More on Waiting
In my last post I asked for responses to what might be good about waiting, having offered a few thoughts of my own. A day or two later my older (and wiser) brother wrote me an email with his thoughts. Some of them were quite personal, so I have edited them a bit. But I hope that what I am sharing with you here is a close approximation of what he wrote.
His overarching suggestion was that perhaps the ability to wait is a side-effect of a life of contentment. He wrote that he was reminded of Paul’s letter to the Philippians. Paul, who incidentally is writing “in chains,” says that he has “learned to be content whatever the circumstances.” I will have to look up that text in the original language sometime, just to satisfy my own curiosity. For now however, a quick look at dictionary.com tells me that content means “satisfied with what one is or has; not wanting more or anything else.”
Ok so I’m a failure at contentment, at least in certain areas. Maybe that’s why I hate waiting. And of course our culture feeds lack of contentment with the constant barrage of advertising encouraging us to be better, stronger, faster, prettier, etc. – now.
My brother used my father as his example of contentment. He is right. My dad rarely complains about anything. He takes what comes to him with gratitude and contentment like his own father did. Our grandfather was, according to my brother, the most contented man he had ever met. My brother remembered a time when he visited my grandfather in his retirement home. Home might be an exaggeration. It was (and now I am quoting my brother) a room with a bed, a chair, and a few personal belongings. When asked how he was, grandpa said, with noticeable honesty and sincerity, that everything was good. He had a good chair and everything he needed.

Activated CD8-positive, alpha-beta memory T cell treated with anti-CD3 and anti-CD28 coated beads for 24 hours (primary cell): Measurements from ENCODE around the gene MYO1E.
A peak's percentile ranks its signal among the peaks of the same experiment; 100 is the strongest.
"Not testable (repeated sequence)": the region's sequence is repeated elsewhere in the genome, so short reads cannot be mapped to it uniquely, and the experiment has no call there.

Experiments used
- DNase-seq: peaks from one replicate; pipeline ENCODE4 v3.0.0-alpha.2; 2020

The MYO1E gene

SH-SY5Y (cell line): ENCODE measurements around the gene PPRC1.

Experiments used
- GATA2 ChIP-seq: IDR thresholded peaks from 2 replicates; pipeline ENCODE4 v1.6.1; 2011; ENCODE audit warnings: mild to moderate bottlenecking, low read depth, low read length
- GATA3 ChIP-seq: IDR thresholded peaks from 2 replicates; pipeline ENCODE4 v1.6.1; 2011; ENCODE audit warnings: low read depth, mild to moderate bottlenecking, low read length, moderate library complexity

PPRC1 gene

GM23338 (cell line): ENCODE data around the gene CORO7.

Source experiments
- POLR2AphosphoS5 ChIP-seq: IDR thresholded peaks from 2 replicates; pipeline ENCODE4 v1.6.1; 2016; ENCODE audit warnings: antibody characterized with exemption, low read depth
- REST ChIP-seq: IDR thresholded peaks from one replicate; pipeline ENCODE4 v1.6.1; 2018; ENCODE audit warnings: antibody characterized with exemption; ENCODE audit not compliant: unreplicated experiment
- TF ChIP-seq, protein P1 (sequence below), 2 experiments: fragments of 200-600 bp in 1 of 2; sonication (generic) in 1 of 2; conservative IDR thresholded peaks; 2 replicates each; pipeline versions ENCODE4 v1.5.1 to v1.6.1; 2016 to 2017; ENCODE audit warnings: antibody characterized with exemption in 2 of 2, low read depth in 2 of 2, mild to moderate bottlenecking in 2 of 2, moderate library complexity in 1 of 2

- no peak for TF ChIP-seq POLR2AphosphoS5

I remember my grandfather’s contentment as well, although not that particular instance. And my brother’s recollection put my own lack of contentment in bold print.
So I think I might practice waiting—being a more patient driver; being more laid back about people who are habitually late; being more willing to say to the person in line “no you go first.” (I want you to know that my immediate family is wondering right now why they have the sudden urge to fall out of their chairs laughing.) I’m not sure what other sorts of waiting I might have to do but I have some guesses and I’m pretty sure I’m not going to like it. But it seems a fair way to start moving toward the contentment that Paul talks about. And as my brother pointed out, contentment leads to the peace that passes all understanding, not just about salvation, but peace with God in all areas of my life, no matter the circumstances. That is a worthwhile goal to strive after. Thanks Carl!